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we have a server, on which we host about 30 sites. these are test sites for our customers. most of them are not even indexed by google.

some run on php, some on nodejs, some on ruby. all of them that run on php have been infected.

on 27 and 28 of may in a lot of directories (not only the root ones) the following where created:

consumer.php images/config.db

the consumer.php tries to connect to 176.123.2.3.

now i could just remove them and the problem would be temporarily fixed.

but how can i find out the entry point? i guess they used a bug in PHP (since only the PHP sites got infected)?

thanks.

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closed as too localized by Iszi, Adnan, Scott Pack, TildalWave, Lucas Kauffman Jun 3 '13 at 20:43

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2 Answers 2

up vote 2 down vote accepted

Your logs can help you determine when, what and where. If you're using Apache and a version of Unix (BSD/Linux/etc), I would start with the following:

tail -n 100000 /path/to/apache/logs/access_log | awk '/27\/May\/2013/'|grep 404 > 05-27-2013-404s.txt

tail -n 100000 /path/to/apache/logs/access_log | awk '/27\/May\/2013/'|grep 403 > 05-27-2013-403s.txt

This parses the last 100,000 entries in the access_log, parses out May 27th, then the 404s and 403s. Provided that 1) you're using Apache 2) your log format stores the dates as "27/May/2013."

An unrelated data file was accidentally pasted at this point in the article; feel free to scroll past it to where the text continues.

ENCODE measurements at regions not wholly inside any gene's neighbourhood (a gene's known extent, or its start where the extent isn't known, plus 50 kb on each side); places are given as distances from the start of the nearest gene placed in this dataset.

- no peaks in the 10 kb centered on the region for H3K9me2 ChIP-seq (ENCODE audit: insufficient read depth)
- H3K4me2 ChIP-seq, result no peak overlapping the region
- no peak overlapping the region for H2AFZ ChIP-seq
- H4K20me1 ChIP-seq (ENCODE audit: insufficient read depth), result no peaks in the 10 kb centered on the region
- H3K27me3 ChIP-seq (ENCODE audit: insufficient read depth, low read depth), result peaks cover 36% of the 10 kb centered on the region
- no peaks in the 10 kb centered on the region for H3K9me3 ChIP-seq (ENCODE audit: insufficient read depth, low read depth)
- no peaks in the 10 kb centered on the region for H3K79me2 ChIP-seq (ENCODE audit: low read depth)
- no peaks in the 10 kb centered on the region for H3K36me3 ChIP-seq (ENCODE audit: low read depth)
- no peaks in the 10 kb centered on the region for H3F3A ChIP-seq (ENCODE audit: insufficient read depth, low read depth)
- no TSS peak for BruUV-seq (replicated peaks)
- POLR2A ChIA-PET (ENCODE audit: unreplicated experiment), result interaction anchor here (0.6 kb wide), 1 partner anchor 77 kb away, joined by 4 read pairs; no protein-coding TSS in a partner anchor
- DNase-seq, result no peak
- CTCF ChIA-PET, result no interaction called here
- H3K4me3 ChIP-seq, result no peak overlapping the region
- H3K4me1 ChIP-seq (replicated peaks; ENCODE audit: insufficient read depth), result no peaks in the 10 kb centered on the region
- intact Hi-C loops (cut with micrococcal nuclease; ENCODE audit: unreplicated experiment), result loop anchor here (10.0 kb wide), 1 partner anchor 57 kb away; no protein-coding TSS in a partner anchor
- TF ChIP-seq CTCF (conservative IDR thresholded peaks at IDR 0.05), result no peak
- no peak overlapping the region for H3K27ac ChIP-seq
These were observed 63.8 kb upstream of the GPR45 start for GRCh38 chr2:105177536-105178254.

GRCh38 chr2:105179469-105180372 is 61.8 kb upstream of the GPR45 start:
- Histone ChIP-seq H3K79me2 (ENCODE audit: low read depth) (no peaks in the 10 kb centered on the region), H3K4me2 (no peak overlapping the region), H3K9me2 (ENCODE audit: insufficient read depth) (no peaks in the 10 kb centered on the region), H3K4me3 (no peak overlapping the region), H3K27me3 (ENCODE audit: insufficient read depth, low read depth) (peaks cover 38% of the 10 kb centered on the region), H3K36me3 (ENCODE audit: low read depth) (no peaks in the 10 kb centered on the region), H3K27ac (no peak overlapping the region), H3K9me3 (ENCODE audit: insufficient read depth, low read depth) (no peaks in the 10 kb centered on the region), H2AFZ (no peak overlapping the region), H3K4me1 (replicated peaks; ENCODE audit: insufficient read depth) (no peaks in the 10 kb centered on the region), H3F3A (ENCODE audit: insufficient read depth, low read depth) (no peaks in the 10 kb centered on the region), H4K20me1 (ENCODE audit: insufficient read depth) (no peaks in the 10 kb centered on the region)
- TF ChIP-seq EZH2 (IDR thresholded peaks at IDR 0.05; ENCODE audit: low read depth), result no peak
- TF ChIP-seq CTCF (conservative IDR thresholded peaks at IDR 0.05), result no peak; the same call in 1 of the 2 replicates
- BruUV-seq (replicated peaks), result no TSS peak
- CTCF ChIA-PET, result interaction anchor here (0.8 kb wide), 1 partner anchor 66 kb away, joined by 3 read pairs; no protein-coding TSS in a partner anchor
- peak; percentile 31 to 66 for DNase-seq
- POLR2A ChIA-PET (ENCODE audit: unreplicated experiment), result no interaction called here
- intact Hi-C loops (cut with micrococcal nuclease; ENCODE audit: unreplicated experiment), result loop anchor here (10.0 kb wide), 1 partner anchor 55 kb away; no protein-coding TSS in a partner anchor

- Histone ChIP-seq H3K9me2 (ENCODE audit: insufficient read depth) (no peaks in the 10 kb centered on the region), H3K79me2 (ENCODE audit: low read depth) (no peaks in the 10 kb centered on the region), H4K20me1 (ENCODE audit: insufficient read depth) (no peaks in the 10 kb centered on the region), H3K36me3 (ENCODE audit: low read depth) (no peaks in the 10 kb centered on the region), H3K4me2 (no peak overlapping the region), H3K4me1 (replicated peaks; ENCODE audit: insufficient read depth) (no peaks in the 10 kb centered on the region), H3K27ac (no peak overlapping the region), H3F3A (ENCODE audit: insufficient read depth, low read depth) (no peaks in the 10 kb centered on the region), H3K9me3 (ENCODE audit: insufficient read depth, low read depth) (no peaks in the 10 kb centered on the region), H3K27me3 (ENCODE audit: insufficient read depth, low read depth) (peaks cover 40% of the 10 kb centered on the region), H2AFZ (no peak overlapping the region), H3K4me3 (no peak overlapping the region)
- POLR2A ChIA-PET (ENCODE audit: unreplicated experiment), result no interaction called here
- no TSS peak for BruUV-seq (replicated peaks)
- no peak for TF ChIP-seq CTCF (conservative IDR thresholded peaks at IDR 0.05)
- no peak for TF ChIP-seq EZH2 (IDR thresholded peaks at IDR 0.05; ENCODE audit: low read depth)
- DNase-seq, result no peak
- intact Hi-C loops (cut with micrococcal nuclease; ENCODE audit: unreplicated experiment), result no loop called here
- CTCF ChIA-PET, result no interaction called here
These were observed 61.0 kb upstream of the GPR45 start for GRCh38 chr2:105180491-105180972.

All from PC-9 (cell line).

From there, I would also parse out the directories from the log themselves. It is HIGHLY LIKELY that the first entry to hit that directory, is the responsible party for compromising your machine. You can then take the IP associated with that first entry, and go back and look at your logs to find when was the first time they showed up, what they accessed, etc.

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thanks. i am trying now the path you described. –  memical Jun 3 '13 at 20:53
    
yup, found the hole. the first file uploaded was actually on the 26. from 176.123.0.152, out of Moldova. they accessed a WordPress installation, having admin/admin as login. and uploaded a plugin. –  memical Jun 3 '13 at 21:05

It sounds like you likely don't have proper isolation between your environments. If all your PHP scripts run as the same user then a compromise in any one of them would allow access to any portions of the system that the user PHP runs as has access to.

The best bet would be to format and rebuild your server, though if the permissions of the PHP user are limited to prevent admin access, you might be ok to simply wipe anything that that user had access to modify. You should also make sure you move to an isolated setup so that it is easier to identify the source of intrusions.

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that is true. all the php sites run under one user. –  memical Jun 3 '13 at 20:54

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